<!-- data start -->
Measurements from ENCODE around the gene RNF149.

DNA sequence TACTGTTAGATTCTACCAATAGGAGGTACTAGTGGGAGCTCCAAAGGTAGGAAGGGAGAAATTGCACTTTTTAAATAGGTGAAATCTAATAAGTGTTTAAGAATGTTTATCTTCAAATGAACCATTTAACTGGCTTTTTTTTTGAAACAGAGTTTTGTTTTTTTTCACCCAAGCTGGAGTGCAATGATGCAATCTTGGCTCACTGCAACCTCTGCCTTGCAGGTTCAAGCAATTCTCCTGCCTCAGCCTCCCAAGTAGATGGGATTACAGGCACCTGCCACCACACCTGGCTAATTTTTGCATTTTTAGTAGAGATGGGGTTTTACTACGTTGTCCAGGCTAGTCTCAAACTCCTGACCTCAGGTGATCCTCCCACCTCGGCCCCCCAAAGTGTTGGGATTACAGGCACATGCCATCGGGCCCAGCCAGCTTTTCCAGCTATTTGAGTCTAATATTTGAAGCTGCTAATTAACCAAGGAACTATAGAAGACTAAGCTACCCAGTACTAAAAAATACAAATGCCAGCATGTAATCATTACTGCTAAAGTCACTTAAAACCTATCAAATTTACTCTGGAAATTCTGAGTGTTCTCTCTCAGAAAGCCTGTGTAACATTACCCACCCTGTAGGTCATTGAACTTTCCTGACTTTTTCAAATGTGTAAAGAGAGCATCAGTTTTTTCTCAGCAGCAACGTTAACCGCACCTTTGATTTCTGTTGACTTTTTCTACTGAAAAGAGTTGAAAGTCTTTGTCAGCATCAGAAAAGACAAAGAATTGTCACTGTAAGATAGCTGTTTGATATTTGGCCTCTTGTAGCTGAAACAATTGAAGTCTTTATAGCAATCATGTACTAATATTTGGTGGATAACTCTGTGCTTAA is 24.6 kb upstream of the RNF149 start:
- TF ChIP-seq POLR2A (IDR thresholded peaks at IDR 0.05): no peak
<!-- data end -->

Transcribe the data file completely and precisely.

Measurements from ENCODE around the gene RNF149.

DNA sequence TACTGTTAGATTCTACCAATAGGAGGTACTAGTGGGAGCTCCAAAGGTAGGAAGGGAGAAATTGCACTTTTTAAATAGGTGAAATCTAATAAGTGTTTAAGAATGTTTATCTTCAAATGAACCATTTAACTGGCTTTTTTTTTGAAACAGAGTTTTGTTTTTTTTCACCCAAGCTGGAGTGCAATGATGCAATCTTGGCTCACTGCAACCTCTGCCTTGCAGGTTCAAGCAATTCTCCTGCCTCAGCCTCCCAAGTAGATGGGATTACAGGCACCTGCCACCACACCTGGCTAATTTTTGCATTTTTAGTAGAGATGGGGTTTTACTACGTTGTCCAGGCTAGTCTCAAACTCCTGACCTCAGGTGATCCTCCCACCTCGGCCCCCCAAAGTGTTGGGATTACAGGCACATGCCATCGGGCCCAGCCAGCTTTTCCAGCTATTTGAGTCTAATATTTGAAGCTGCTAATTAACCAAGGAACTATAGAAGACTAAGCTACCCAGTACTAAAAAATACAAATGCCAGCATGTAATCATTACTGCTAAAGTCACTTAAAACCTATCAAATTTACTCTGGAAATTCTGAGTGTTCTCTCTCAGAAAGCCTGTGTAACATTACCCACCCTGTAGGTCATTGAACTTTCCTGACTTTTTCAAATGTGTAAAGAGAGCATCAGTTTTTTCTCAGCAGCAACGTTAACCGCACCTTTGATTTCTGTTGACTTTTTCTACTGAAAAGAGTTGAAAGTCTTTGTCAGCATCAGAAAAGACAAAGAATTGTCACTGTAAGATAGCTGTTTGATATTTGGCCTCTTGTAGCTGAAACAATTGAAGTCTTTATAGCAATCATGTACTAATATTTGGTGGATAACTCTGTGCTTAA is 24.6 kb upstream of the RNF149 start:
- TF ChIP-seq POLR2A (IDR thresholded peaks at IDR 0.05): no peak